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guard clause style static if
Jul 07
kdevel
Jul 07
kdevel
Jul 07
kdevel
Jul 07
kdevel
Jul 10
kdevel
Jul 07
Alex
Jul 10
kdevel
Jul 10
Timoses
Jul 10
kdevel
Jul 10
kdevel
Jul 10
Timoses
July 07
It appears not to be possible to use static if in "guard clause style" as in

   void bar (T ...) (T args)
   {
      static if (args.length == 0)
         return;

      writeln (args [0]);
      return bar (args [1 .. $]);
   }

Is this intended?
July 07
On 07/07/2018 11:28 PM, kdevel wrote:
> It appears not to be possible to use static if in "guard clause style" as in
> 
>     void bar (T ...) (T args)
>     {
>        static if (args.length == 0)
>           return;

else {

> 
>        writeln (args [0]);
>        return bar (args [1 .. $]);

}

>     }
July 07
On Saturday, 7 July 2018 at 11:29:35 UTC, rikki cattermole wrote:
>>        static if (args.length == 0)
>>           return;
>
> else {
>
>> 
>>        writeln (args [0]);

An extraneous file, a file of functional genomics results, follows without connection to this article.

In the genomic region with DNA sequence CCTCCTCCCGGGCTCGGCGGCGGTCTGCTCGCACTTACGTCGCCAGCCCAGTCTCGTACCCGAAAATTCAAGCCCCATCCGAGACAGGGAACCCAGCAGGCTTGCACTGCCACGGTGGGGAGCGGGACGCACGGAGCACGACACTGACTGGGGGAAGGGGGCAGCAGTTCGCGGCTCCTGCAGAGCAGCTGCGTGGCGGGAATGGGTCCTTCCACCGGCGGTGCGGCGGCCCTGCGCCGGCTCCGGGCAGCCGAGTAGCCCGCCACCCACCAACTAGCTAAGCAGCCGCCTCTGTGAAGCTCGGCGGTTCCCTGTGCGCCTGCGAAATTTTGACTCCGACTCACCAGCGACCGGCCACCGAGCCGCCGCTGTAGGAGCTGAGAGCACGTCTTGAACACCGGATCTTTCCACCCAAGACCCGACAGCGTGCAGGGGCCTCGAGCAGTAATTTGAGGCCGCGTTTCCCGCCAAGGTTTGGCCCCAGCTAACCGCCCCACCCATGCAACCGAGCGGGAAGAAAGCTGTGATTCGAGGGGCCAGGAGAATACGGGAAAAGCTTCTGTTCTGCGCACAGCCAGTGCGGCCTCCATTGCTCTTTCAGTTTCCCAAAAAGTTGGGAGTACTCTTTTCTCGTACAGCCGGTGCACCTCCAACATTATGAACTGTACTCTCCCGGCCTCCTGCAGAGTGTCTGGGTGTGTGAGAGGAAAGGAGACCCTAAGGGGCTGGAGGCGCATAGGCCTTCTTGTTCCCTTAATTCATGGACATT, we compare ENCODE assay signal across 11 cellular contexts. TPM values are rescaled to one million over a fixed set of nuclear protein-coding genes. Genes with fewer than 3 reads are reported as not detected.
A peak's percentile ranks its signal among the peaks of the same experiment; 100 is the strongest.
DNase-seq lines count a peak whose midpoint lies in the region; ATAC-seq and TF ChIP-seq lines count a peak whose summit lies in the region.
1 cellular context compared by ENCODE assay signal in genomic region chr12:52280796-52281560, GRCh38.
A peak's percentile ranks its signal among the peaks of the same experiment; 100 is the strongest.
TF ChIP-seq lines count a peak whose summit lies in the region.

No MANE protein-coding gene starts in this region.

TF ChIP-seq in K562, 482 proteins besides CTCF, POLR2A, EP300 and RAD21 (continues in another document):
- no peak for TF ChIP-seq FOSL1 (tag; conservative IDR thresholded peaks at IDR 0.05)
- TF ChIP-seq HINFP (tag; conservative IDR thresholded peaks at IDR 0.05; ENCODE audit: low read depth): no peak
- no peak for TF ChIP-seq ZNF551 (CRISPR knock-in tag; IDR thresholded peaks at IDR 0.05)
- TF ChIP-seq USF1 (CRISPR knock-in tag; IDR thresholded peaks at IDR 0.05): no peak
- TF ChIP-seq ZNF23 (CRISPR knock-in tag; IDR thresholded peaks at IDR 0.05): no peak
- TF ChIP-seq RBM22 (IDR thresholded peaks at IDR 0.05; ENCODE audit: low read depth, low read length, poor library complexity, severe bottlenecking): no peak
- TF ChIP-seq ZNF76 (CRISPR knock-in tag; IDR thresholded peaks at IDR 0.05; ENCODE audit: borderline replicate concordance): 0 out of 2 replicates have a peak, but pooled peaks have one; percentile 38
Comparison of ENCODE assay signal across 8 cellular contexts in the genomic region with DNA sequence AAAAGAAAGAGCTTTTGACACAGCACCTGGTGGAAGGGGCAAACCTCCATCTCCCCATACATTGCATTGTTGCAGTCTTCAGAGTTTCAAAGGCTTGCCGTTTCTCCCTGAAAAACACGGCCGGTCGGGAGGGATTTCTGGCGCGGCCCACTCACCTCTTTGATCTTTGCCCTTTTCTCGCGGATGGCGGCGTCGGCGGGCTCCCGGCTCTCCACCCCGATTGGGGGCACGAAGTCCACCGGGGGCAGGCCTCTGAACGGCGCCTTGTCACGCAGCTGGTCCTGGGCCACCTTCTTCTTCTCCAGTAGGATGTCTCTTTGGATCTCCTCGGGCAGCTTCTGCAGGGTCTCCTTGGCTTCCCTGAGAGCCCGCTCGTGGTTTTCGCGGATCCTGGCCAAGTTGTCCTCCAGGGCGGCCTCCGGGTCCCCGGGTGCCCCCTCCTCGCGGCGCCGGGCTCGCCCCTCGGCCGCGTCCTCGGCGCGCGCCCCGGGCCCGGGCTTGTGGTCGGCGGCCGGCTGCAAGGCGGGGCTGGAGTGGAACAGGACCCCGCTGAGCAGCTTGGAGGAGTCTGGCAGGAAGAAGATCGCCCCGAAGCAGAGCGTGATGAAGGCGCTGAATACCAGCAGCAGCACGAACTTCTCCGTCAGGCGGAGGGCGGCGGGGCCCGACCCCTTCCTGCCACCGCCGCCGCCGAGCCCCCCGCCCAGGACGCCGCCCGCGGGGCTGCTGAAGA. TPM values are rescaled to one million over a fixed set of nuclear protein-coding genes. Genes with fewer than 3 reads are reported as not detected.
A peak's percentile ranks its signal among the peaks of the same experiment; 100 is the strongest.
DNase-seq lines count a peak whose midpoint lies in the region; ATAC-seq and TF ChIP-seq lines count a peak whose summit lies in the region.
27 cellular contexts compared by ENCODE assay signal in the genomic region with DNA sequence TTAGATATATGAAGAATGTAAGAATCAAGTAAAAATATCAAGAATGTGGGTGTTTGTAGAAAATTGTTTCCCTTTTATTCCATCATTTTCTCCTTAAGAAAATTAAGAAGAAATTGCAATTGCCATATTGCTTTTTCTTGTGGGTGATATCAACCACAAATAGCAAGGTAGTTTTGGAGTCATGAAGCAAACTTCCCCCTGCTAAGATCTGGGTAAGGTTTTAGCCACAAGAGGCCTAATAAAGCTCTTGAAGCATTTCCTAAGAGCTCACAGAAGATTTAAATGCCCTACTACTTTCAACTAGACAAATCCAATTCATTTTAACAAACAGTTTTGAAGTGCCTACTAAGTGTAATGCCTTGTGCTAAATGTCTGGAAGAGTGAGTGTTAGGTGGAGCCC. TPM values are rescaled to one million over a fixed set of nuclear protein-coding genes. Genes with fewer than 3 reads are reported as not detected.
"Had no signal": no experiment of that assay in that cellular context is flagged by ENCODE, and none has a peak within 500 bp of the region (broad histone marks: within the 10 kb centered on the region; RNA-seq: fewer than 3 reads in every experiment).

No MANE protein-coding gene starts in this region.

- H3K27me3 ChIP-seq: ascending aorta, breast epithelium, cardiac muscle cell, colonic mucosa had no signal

>>        return bar (args [1 .. $]);
>
> }

That's not guard clause style [1][2].

[1] https://refactoring.com/catalog/replaceNestedConditionalWithGuardClauses.html
[2] http://wiki.c2.com/?GuardClause
July 07
On 07/07/2018 11:44 PM, kdevel wrote:
> On Saturday, 7 July 2018 at 11:29:35 UTC, rikki cattermole wrote:
>>>        static if (args.length == 0)
>>>           return;
>>
>> else {
>>
>>>
>>>        writeln (args [0]);
>>>        return bar (args [1 .. $]);
>>
>> }
> 
> That's not guard clause style [1][2].
> 
> [1] https://refactoring.com/catalog/replaceNestedConditionalWithGuardClauses.html 
> 
> [2] http://wiki.c2.com/?GuardClause

Neither was your original example.

"A method has conditional behavior that does not make clear what the normal path of execution is"

   void bar (T ...) (T args) if (T.length == 0)
   {
      return;

      writeln (args [0]);
      return bar (args [1 .. $]);
   }

   void bar (T ...) (T args) if (T.length > 0)
   {
      writeln (args [0]);
      return bar (args [1 .. $]);
   }

(you meant T I suspect, as args is a runtime thing, but T is compile time, just like static if).
July 07
On Saturday, 7 July 2018 at 11:56:40 UTC, rikki cattermole wrote:
> On 07/07/2018 11:44 PM, kdevel wrote:
>> On Saturday, 7 July 2018 at 11:29:35 UTC, rikki cattermole wrote:
>>>>        static if (args.length == 0)
>>>>           return;
>>>
>>> else {
>>>
>>>>